If A: Susan was a tramp who did everyone in the office, then Fern’s actions had been justified. If B: She was a sneaky bitch who had a password on her phone and disappeared for hours at a time without permission, then again: he was justified in losing his temper. This whole thing—all of it!—it was her fault. She was a silly little fool!

Yes, he was justified, anyone could see that. That the stairs were present at the time of the incident was coincidental and beyond Fern’s control. He regretted that the stairs had caused her death. But it wasn’t his fault. In a court of law, Fern was certain he would be exonerated, if it ever came to that.

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He pulled into the driveway. Damn, the house seemed quiet now. He would miss her, wouldn’t he? He would miss the sex. God, she had a nice body. What a waste.

He needed a drink and went inside. The whole house was deadly quiet. Rushing through the foyer and into the hall, he averted his gaze from the gruesome sight on the bottom landing. He ran to the kitchen and gulped Windsor straight from the bottle.

The world grew dark outside the windows while he sat at the table and decided how to dispose of his dead girlfriend. The whiskey helped. His plan involved a chain saw and several large plastic bags, neither of which he had. He would have to wait until morning to go to a hardware store. This meant Fern could A: step over her to go sleep upstairs, or B: sleep on the couch, ten feet from a dead body.

He cradled a water glass full of booze. He found his feet and shuffled down the dark hall. Curious, he guessed. He wanted to know how much it would shock him. It didn’t really shock him at all. He only felt loss.

Fern couldn’t see her face. Her dress was a tumble of blue and green, but she was laying under that cabinet almost as if she were only sleeping. He blew out a breath; the cabinet was an antique, filled with her mother’s knitting and her father’s military memorabilia. It was like Fern had brought them all together again. Maybe her death was destiny.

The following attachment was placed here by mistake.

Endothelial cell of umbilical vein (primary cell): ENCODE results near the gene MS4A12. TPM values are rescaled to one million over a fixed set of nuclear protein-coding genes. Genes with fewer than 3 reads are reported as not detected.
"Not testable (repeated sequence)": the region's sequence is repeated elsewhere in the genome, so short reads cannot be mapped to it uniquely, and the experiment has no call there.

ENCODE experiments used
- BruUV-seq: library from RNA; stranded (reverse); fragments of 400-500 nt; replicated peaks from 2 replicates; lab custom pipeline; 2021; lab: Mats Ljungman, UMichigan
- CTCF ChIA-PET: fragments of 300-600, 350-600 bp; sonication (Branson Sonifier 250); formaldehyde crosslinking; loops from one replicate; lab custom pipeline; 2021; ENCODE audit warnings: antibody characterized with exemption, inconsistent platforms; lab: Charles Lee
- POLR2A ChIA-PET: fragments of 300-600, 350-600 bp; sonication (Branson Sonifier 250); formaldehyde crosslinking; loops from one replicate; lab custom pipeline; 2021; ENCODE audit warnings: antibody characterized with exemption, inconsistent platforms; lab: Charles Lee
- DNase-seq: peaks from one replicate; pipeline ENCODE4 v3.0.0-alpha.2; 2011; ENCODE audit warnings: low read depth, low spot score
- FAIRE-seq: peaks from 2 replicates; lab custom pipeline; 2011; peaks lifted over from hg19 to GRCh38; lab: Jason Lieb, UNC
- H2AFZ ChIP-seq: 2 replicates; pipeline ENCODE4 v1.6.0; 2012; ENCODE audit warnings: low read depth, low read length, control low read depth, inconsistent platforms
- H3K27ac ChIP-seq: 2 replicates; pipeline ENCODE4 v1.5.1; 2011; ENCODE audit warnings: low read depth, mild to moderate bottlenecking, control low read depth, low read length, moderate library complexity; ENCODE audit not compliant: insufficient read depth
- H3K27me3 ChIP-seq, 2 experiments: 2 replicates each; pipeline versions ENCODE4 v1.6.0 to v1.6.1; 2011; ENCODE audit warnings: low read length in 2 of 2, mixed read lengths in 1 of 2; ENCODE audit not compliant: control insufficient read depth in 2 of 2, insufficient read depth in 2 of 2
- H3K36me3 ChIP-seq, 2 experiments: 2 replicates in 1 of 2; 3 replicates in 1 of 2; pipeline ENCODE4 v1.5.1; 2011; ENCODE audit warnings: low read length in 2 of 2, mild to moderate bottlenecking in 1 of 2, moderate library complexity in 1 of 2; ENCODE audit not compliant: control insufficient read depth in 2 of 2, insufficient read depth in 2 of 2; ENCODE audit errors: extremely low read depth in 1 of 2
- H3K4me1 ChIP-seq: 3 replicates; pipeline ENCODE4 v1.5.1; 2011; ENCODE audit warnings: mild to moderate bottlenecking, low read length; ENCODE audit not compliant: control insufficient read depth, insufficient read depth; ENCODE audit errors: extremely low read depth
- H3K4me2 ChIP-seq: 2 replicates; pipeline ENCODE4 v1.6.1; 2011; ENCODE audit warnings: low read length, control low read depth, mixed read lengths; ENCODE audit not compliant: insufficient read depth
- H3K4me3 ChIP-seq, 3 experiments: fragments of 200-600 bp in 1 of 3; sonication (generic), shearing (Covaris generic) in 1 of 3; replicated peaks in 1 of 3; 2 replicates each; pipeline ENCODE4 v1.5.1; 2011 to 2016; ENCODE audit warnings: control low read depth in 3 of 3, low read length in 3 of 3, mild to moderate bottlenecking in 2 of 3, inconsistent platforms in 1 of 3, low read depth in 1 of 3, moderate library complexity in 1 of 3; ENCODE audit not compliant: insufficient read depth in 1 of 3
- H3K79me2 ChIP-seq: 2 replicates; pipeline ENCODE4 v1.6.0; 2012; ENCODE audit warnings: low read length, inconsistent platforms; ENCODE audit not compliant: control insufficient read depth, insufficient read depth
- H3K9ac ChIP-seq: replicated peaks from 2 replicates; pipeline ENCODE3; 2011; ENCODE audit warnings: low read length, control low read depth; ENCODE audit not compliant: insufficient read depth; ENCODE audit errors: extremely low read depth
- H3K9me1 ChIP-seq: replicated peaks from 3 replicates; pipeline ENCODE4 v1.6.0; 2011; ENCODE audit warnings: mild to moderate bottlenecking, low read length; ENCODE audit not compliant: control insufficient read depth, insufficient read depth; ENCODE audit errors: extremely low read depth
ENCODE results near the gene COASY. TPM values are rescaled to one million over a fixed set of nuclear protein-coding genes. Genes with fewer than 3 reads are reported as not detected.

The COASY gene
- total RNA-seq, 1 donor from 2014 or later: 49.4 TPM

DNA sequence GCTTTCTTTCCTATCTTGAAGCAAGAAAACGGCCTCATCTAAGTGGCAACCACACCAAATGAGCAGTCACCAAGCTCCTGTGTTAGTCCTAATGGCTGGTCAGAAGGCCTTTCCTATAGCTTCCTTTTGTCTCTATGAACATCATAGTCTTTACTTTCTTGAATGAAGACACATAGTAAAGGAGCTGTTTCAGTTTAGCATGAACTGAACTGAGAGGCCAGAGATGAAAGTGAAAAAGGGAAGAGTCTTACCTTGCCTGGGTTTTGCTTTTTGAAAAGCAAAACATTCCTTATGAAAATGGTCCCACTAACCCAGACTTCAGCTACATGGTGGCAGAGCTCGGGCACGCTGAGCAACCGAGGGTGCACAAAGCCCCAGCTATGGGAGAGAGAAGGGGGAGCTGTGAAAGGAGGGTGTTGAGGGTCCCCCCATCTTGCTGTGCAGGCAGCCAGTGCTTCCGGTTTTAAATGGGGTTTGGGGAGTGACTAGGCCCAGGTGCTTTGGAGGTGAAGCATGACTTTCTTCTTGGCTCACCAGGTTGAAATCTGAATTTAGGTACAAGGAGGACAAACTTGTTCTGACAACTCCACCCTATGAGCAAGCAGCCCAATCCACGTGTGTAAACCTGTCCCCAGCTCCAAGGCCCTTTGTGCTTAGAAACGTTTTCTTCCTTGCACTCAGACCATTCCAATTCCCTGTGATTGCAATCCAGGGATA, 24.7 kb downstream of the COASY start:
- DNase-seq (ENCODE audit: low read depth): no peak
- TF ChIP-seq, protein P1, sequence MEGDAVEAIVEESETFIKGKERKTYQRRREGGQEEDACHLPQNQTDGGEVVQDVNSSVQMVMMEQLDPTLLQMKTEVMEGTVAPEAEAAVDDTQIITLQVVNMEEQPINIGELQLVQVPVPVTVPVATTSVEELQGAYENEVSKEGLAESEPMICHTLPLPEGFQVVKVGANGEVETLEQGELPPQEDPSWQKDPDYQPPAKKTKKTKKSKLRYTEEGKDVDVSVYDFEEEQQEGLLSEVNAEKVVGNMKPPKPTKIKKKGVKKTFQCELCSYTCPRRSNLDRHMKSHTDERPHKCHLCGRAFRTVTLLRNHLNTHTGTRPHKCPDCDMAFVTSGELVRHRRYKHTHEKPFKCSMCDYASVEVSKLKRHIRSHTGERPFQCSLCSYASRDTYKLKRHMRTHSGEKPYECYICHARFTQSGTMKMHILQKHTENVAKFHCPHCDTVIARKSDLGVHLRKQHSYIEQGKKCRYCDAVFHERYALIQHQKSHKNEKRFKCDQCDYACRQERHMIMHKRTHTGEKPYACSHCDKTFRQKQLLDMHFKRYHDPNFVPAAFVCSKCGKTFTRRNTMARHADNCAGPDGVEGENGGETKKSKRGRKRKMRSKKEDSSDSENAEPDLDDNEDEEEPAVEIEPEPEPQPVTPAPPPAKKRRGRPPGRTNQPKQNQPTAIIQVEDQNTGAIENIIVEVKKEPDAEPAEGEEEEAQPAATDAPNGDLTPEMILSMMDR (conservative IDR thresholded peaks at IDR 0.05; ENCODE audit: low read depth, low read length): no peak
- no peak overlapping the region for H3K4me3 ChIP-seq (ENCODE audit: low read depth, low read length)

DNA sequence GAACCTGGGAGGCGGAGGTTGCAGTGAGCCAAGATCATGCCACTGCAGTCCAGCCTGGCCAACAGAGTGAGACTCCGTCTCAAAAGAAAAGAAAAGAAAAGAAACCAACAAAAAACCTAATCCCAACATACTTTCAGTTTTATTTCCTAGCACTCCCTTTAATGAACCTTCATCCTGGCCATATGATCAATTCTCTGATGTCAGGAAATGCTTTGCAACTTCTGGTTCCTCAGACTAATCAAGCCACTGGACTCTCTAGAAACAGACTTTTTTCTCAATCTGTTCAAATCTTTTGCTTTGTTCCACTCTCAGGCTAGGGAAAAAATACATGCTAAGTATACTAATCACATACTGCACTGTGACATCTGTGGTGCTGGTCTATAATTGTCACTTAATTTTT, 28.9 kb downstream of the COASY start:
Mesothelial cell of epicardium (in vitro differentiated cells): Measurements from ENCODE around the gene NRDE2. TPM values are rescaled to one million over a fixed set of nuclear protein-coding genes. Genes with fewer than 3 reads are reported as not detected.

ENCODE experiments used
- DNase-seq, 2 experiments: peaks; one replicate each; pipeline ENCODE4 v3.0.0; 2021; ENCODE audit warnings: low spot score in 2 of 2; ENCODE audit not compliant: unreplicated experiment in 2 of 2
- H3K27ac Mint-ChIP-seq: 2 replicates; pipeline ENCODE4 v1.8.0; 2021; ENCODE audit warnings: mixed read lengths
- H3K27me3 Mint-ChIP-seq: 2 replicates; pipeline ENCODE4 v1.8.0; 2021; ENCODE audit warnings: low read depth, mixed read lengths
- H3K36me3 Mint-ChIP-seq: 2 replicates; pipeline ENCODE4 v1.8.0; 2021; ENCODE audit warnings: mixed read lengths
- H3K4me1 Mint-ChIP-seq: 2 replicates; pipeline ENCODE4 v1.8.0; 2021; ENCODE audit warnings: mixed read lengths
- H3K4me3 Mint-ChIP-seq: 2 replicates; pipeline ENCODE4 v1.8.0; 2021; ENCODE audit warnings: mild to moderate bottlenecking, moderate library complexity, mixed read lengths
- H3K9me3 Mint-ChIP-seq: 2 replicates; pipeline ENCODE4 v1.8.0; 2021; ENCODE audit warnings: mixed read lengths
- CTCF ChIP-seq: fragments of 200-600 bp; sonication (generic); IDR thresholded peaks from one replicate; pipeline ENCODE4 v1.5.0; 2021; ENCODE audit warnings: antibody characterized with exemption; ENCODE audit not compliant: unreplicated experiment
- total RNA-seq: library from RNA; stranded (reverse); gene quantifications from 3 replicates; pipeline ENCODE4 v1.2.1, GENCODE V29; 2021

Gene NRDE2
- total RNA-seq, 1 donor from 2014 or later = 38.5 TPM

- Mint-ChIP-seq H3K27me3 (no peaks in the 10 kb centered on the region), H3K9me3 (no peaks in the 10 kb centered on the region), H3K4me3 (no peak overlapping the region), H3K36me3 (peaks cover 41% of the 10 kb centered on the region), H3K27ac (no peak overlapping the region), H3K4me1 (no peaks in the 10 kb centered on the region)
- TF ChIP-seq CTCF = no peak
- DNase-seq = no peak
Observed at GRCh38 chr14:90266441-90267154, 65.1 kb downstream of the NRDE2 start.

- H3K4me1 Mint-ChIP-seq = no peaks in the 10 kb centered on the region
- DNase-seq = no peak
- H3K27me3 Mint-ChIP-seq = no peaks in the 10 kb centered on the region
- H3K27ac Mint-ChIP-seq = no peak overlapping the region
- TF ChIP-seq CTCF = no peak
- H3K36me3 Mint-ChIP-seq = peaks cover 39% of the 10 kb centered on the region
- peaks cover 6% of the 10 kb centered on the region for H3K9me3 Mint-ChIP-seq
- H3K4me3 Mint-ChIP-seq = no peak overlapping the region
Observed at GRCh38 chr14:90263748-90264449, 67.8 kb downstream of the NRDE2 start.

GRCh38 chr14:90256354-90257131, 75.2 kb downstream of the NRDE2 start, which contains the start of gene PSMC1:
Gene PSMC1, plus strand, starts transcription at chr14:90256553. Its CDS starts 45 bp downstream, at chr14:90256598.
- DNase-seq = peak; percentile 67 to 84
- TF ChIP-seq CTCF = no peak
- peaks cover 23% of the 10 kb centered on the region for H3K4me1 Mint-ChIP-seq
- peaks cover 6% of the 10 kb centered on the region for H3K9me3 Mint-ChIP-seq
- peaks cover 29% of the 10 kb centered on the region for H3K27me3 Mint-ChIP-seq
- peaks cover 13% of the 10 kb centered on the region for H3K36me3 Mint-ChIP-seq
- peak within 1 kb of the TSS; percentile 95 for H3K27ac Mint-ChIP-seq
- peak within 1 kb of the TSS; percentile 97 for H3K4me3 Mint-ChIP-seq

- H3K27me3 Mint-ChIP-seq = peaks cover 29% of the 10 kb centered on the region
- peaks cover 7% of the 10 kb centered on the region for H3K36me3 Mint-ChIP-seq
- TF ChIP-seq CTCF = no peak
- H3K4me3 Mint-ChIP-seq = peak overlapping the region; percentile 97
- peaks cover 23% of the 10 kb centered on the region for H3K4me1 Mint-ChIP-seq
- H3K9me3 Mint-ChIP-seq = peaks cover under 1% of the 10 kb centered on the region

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He shuffled closer, staring. Her body still looked good. If he was a perv he would be doing her right now. There was no way he could do that, but she sure looked good.

Something happened and he froze. Had her leg moved? Had he imagined—? He leaned closer. Oh god, she was breathing!

He dropped his glass. She shifted away from the cabinet and propped back against the wall. Dark strings of hair hung over her swollen cheek.

“I’m sorry,” he whispered.

“You could have killed me, Fern. All because of your petty, petty jealously.” 

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“I didn’t mean to hurt you.”

“You never mean it! This time you went too far.”

He edged into the living room. “What do you mean by that?”

“I’m calling the police.”

“I can’t let you do that.” He searched in the dark until he found the log on the hearth. Perfect weight and it even had a little nub to hold on one side. He hefted it. Perfect.

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“You’re not going to stop me.”

“I can’t let you hurt me.” He raised the log and stalked toward the stairs.

The cabinet door—it was ajar. She had gotten in it and there was something in her hand. Her father’s gun. Fern began to beg, beg for his life, but something in her eyes told him he was wasting his breath. She wanted to do this. The hammer cocked back and the revolver fired. It made a very loud noise inside of the house.

Chris Dean travels western America as a truck driver and this writer adores Yellowstone, the Klamath, and anyplace sequoias touch the sky. Chris’ work has appeared in Aurora Wolf, Page & Spine, and other publications.